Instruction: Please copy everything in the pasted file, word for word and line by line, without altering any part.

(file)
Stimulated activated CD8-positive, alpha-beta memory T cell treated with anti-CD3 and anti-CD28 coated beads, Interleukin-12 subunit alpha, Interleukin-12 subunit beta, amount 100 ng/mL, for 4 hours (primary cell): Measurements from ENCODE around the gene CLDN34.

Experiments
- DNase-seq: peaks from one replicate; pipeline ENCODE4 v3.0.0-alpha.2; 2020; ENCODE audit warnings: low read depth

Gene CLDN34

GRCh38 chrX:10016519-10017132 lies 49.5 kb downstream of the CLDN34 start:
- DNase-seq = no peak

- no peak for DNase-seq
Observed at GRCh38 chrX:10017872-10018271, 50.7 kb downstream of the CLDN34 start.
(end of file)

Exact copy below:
Stimulated activated CD8-positive, alpha-beta memory T cell treated with anti-CD3 and anti-CD28 coated beads, Interleukin-12 subunit alpha, Interleukin-12 subunit beta, amount 100 ng/mL, for 4 hours (primary cell): Measurements from ENCODE around the gene CLDN34.

Experiments
- DNase-seq: peaks from one replicate; pipeline ENCODE4 v3.0.0-alpha.2; 2020; ENCODE audit warnings: low read depth

Gene CLDN34

GRCh38 chrX:10016519-10017132 lies 49.5 kb downstream of the CLDN34 start:
- DNase-seq = no peak

- no peak for DNase-seq
Observed at GRCh38 chrX:10017872-10018271, 50.7 kb downstream of the CLDN34 start.